The Martin Luther King Jr. Family Outreach Center will assume operations of the East Central Community Center, though lawmakers admitted the city botched its recruitment process.
The Spokane City Council voted 4 to 2 on Monday night to award a four-year contract to the nonprofit, which was the only firm to compete with the existing operators, the East Central Community Organization, to run the aging facility at 500 S. Stone St. The council approved the contract – which pays MLK $350,000 in each of the first three years and then $315,000 in the fourth year – over objections the city’s process had been tainted by bias and pitted the two organizations against each other, undermining efforts to bring the neighborhood together.
City Council President Ben Stuckart and councilwomen Candace Mumm, Amber Waldref and Lori Kinnear voted to approve the contract. Councilman Mike Fagan and Councilwoman Karen Stratton voted against.
Councilman Breean Beggs, who was involved in reviewing the contracts and has been accused of bias in the process, abstained from the vote.
Freda Gandy, executive director of the Martin Luther King center, embraced supporters after the vote.
“There’s a lot of repair that needs to be done. There’s a lot of relationship building that needs to be done,” Gandy said. “Change is hard for everyone. It definitely is, and I plan to do the work.”
The City Council approved a contract bidding process earlier this year after electing to give just a one-year extension for the East Central organization, which like Gandy’s group has operated in the impoverished neighborhood for decades. The organization took over operations of the center in 2012 from the city and faced scrutiny late last year about whether it was meeting the requirements of its contract.
The East Central group filed a formal protest letter with Mayor David Condon and the City Council on Friday through their attorneys, Bob Dunn and Alexandria John.
J.J. Jelinek, the executive director of the East Central group, told the council that City Hall had effectively pitted her organization against Gandy’s, to the detriment of the neighborhood.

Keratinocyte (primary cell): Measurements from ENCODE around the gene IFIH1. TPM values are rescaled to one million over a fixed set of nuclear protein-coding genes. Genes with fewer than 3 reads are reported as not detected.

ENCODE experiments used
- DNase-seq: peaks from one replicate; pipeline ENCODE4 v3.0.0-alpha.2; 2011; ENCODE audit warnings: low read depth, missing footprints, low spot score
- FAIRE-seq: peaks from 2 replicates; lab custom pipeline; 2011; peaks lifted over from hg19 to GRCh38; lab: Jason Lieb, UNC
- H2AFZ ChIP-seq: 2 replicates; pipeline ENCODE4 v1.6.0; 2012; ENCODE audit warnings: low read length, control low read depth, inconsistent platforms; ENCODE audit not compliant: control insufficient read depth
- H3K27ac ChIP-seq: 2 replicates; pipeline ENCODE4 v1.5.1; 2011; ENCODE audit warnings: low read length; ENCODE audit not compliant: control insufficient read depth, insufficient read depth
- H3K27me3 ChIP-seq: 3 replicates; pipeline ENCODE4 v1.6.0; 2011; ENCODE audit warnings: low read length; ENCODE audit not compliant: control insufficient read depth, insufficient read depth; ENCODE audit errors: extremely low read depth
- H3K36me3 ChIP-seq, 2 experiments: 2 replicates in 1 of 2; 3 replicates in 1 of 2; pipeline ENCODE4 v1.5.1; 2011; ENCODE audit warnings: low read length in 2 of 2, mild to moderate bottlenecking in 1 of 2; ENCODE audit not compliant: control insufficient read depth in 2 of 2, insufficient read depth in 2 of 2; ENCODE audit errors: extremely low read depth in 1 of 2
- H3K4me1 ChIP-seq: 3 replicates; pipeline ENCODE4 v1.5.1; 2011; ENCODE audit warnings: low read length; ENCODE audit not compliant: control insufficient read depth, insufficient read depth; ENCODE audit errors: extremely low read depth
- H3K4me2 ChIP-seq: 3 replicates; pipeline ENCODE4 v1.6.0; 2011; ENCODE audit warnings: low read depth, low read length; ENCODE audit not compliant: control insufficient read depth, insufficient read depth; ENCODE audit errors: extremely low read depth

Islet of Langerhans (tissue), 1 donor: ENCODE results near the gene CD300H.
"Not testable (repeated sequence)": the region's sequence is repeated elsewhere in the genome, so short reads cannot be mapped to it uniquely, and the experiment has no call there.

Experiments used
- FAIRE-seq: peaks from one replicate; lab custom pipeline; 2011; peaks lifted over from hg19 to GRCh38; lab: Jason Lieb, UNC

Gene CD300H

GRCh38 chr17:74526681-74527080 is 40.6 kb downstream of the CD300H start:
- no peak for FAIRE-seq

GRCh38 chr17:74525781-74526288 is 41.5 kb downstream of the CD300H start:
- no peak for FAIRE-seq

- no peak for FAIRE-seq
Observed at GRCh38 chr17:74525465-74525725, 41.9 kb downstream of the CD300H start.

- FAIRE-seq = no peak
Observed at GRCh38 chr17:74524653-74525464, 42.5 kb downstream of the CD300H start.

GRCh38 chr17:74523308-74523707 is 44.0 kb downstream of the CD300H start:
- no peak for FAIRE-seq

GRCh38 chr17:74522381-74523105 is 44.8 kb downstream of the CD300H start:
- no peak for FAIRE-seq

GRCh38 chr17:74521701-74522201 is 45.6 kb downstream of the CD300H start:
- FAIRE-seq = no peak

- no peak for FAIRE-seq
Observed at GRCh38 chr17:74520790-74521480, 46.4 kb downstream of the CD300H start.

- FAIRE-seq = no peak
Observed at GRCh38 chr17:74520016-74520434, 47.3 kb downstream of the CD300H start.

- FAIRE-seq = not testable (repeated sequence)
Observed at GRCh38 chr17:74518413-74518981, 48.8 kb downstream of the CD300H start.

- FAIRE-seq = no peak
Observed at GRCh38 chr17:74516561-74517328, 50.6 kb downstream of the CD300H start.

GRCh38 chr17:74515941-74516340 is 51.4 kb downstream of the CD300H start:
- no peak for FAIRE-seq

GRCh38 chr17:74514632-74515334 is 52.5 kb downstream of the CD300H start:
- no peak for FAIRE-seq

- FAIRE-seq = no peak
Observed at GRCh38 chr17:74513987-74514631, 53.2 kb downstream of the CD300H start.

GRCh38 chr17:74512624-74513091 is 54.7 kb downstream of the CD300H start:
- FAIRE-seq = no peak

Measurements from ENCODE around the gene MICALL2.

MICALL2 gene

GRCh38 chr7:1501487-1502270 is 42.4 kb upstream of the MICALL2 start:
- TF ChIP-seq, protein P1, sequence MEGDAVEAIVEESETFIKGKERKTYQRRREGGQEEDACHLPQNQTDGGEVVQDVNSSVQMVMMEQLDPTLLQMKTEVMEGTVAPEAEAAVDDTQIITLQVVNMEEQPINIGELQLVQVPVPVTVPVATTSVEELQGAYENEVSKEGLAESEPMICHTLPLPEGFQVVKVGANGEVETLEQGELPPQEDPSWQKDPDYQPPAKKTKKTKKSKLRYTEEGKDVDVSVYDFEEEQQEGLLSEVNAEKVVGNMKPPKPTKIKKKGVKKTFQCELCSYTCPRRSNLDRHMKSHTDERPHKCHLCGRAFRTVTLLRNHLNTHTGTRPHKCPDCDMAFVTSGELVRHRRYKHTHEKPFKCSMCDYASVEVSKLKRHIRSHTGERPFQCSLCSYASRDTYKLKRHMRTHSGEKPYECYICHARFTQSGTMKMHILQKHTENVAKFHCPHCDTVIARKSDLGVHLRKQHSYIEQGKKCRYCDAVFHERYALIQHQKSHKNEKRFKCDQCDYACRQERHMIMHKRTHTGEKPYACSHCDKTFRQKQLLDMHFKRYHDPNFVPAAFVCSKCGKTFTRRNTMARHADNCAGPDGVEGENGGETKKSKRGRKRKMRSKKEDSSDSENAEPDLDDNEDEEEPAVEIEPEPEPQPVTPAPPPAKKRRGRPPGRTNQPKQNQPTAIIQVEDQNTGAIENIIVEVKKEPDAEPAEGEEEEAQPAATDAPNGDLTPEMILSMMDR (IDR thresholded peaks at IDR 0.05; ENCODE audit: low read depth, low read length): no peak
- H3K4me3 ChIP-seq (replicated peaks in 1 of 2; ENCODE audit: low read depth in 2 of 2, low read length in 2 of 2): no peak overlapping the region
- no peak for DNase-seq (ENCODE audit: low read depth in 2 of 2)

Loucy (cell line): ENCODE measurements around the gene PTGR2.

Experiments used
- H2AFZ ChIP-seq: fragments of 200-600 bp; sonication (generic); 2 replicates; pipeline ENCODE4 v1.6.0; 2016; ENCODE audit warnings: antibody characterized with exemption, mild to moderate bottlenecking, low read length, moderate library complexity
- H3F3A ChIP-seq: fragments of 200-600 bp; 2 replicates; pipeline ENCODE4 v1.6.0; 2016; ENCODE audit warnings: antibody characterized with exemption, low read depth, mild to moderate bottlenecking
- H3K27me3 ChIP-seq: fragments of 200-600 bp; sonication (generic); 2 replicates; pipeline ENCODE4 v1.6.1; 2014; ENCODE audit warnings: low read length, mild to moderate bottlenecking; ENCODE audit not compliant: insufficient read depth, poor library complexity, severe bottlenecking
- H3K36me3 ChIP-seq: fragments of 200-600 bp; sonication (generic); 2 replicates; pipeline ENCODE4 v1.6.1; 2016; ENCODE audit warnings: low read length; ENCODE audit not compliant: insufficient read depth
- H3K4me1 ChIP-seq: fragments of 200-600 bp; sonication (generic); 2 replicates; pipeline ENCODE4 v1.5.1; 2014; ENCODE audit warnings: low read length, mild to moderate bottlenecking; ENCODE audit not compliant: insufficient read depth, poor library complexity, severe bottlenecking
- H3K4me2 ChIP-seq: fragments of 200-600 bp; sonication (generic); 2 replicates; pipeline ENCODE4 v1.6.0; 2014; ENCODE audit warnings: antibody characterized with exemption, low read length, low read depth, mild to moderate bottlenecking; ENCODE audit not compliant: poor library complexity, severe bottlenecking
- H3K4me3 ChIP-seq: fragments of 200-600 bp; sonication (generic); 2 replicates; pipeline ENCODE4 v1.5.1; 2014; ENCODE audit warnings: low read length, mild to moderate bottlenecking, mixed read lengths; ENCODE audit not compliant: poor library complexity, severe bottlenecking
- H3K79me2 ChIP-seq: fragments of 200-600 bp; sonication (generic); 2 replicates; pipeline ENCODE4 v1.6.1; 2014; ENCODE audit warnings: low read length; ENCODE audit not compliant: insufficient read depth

“This contract is supposedly about community and unity, but the process itself has created division and discord,” Jelinek said. “It has become us versus them.”
Two committees reviewed the same proposals from the organizations and came to differing conclusions about who should run the center. The first picked the East Central group, but the results were tossed at the request of both Stuckart and the city’s Community & Neighborhood Services Division. They argued, along with representatives of the Martin Luther King center, that former NAACP President James Wilburn’s participation on the first committee created an appearance of bias because he hadn’t signed a conflict of interest form and testified about the East Central organization at a previous City Council meeting.
Wilburn took the podium Monday night and denied being biased in favor of one group or another, saying his previous appearance before the council was to discuss a truancy program for Spokane Public Schools he’d been working on. He also said the city was pitting the neighborhood against itself by pushing forward with a vote on the contract.
“That carrot that you’re dangling is separating that community, and causing a problem,” Wilburn said.
Wilburn said he’d been recruited by the city specifically because of his race, and that he’d informed officials of the testimony before they asked him to serve on the panel. Jonathan Mallahan, the director of the city’s Community & Neighborhood Services Division, said his department wasn’t aware of Wilburn’s earlier testimony when they asked him to participate and should have required a completed conflict of interest form.
“That was an error on our part, and we should have verified that had been submitted,” Mallahan said.
Gandy said the damage in the community had begun several years ago, and her organization would work to heal it.
“In my opinion, I feel like it’s already been divided. There’s been hurt the last four years,” she said. “That’s how we got to this point.”
The East Central community nonprofit has been charged in the past with failing to meet the expectations of the neighborhood, including members of the African-American community. But speakers and council members praised Jelinek and the staff Monday night before the vote to end her organization’s control of the center.
“I have great heartache over watching two wonderful nonprofits be put in this situation. So for that, I’ll just say I’m sorry,” said Mumm.
“In a time in which we should all be standing together, we remain divided tonight,” said Stratton.
Stuckart and Waldref said after reviewing the contract proposals, they believed the Martin Luther King center’s plan was superior. Kinnear, who served on the second review panel and supported the Martin Luther King center’s bid, said she hoped the fractured contract bidding wouldn’t happen again.
Gandy said her organization would begin working with members of the East Central group on transitioning to new ownership. After-school child care, a popular program at the center, will continue under the new contract, she said, rebutting claims the service would end.
“I have like 60 kids in an after-school program, that attend Grant, Sheridan and Franklin elementary,” Gandy said. “Why would I not continue that?”
The contract takes effect Jan. 1.
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